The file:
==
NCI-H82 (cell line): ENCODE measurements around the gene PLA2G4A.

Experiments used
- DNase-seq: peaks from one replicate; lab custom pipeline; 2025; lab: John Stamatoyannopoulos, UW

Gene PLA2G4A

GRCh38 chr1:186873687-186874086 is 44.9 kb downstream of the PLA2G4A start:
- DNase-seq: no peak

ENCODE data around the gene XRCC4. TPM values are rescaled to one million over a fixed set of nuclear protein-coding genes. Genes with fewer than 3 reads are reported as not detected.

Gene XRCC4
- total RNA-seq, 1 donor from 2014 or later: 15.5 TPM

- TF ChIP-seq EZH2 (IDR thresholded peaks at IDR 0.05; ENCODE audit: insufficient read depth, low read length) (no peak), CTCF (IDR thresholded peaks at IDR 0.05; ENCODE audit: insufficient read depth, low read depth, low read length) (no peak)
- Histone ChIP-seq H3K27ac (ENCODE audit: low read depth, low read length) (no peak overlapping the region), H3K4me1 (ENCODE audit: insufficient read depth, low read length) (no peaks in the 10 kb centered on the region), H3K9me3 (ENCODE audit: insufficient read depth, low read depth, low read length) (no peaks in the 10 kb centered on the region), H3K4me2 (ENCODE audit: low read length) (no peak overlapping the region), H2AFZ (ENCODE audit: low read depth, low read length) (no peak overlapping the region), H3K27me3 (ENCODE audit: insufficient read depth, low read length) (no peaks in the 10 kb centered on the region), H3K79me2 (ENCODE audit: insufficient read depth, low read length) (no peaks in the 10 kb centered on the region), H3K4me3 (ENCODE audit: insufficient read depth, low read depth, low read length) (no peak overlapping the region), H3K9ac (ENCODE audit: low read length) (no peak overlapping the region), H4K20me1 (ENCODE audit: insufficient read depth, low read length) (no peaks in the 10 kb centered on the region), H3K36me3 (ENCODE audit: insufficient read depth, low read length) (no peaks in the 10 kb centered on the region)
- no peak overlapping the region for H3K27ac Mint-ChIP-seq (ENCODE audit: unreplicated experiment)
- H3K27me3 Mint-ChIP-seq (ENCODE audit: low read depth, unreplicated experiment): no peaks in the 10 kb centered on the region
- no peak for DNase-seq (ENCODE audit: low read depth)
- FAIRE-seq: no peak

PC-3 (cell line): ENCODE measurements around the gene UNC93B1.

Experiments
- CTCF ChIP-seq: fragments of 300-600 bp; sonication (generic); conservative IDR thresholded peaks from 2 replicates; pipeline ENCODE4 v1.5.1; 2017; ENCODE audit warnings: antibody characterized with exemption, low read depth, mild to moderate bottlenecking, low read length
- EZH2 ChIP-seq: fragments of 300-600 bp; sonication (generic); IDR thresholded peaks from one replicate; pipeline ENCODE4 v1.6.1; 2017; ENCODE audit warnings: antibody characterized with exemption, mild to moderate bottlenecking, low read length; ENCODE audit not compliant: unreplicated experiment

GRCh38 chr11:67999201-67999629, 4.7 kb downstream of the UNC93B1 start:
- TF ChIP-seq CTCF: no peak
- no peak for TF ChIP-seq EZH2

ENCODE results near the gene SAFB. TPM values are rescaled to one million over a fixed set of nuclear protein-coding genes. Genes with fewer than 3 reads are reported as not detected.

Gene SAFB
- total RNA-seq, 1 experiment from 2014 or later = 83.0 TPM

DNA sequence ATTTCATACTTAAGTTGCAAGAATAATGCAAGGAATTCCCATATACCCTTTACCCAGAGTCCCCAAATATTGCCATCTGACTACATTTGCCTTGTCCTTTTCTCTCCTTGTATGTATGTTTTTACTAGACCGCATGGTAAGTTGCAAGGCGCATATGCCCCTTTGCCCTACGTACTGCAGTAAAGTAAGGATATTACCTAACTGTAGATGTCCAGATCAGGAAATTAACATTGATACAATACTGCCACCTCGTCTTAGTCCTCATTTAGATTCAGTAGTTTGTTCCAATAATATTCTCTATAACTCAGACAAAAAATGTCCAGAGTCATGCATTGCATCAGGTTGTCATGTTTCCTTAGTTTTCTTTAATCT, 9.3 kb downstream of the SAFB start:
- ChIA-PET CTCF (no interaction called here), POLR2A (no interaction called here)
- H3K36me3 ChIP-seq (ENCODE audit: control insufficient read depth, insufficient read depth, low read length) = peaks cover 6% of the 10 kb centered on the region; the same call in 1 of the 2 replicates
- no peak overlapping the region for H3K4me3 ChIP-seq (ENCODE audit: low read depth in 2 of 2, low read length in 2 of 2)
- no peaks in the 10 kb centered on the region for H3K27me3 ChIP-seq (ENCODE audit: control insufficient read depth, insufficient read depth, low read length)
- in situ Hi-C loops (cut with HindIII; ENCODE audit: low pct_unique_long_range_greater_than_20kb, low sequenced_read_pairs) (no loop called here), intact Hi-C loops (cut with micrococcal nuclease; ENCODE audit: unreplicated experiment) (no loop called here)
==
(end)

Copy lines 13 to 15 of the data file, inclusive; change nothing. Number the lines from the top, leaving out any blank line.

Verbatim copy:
- H3K27me3 Mint-ChIP-seq (ENCODE audit: low read depth, unreplicated experiment): no peaks in the 10 kb centered on the region
- no peak for DNase-seq (ENCODE audit: low read depth)
- FAIRE-seq: no peak